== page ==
The Florida Levy County project is another example of a utility company abandoning an expensive nuclear project and leaving ratepayers to foot the bill. Duke Energy in Florida, empowered by the cost recovery statute, planned to build two nuclear reactors in Levy County but abandoned the project in 2013 after spending over $1 billion dollars. Like the V.C. Summer Nuclear Plant in South Carolina and the Vogtle plant in Georgia, the Levy County project also entailed an engineering, procurement, and construction contract with Westinghouse and The Shaw Group for the two AP1000 nuclear units.
However, after spending nearly $1 billion dollars on the project, Duke Energy terminated the project and its construction contracts, citing the “regulatory uncertainty” surrounding advanced cost recovery. Although Duke Energy ultimately received two combined licenses from the NRC, it announced a settlement with the FPSC in 2017 in which it agreed not to build the reactors and instead invest in alternative energies, such as solar. Low natural gas prices and low energy demand at the time made nuclear energy a less desirable source for Duke Energy to pursue. Additionally, with advanced cost recovery allowing recovery of a portion of any costs incurred, reports showed that Duke Energy stood to profit from the project regardless of whether the plant was built. Finally, reports also showed an equivalent natural gas plant would be cheaper than continuing to pursue the Levy County project. Thus, the Levy County project demonstrates how utilities under an advanced cost recovery framework incur little risk in pursuing ambitious nuclear projects and suffer few consequences in the case of abandonment.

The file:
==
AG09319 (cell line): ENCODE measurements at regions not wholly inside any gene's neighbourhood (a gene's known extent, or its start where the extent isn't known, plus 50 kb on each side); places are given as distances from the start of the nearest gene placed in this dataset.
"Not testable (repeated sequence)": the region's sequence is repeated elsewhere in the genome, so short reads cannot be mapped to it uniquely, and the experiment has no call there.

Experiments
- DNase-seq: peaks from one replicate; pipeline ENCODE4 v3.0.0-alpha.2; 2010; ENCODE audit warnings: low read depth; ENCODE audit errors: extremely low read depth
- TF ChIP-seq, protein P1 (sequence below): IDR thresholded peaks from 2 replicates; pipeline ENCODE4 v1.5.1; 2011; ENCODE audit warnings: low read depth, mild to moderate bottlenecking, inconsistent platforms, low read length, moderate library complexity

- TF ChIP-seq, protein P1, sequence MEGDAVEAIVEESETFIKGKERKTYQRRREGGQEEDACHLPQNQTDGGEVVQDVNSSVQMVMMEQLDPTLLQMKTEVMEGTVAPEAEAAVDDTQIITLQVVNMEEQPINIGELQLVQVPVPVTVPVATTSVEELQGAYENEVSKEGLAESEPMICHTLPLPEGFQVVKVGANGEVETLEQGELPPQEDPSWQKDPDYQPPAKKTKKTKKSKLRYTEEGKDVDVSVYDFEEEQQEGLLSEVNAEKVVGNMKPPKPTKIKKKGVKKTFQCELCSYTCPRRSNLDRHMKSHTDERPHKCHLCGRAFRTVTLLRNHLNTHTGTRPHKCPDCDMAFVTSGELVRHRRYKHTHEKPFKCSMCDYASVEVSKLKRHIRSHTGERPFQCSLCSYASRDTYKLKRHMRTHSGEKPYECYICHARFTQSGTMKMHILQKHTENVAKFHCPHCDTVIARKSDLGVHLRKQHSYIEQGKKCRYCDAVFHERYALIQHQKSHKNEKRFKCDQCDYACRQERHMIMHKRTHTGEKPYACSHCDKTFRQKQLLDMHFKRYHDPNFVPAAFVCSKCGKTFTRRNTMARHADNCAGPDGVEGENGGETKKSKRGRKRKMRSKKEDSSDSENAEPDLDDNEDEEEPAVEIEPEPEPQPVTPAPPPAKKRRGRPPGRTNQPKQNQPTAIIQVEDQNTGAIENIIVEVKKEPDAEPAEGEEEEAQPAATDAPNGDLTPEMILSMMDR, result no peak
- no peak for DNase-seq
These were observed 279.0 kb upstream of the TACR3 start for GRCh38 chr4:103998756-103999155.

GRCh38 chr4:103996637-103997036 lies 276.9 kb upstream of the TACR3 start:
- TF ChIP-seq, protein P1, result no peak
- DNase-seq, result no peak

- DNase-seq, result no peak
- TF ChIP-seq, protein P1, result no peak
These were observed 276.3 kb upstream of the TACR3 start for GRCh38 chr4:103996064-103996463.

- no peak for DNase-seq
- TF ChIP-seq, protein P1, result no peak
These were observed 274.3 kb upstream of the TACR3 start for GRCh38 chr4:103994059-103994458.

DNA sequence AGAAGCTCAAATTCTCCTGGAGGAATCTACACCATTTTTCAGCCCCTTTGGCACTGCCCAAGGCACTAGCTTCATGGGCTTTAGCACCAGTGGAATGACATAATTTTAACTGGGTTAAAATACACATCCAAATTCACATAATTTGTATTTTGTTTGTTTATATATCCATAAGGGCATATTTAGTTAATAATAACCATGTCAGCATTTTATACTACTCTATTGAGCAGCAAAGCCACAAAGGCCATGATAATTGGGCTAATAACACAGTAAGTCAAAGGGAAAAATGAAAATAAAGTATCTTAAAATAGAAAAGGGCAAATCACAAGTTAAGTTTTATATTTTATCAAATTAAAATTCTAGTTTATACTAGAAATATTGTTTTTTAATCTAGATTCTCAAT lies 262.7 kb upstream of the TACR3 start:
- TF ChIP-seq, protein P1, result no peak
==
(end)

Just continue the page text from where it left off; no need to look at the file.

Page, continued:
Passed in 2009, the Georgia Nuclear Energy Financing Act amended Georgia Code § 46-2-25 to provide advanced cost recovery when it previously did not allow recovery until after the project was completed. The Georgia Nuclear Energy Financing Act allows a utility to “recover . . . the costs of financing associated with the construction of a nuclear generating plant,” provided the costs are approved by the Georgia Public Service Commission (“GPSC”). The Act also removed the GPSC’s “prudency” review of costs incurred, distinguishing Georgia’s cost recovery statute from those of South Carolina and Florida. Instead, the Act grants the commission the authority to review costs with “any specific accounting treatment for the costs recovered,” suggesting the commission has broad discretion in deciding whether to allow cost recovery.
Unlike the cost recovery statutes in South Carolina and Florida, the Georgia Nuclear Energy Financing Act does not contain a provision that provides for how cost recovery is to be handled in the event of project abandonment. Although the cost recovery statute does not include such a provision, the Georgia Code provides that if a utility cancels a project as a result of disproval of proposed revisions to costs, schedule, or project configuration, that utility may recover its actual investment costs through rates. Opponents criticized the Act’s lack of provisions addressing construction timelines and limits on rate charges to customers. Subsequently, the Act was repealed for plants approved after January 1, 2018, making utilities unable to raise rates in advance for a project. Projects certified before January 1, 2018 can continue to be funded by advanced cost recovery.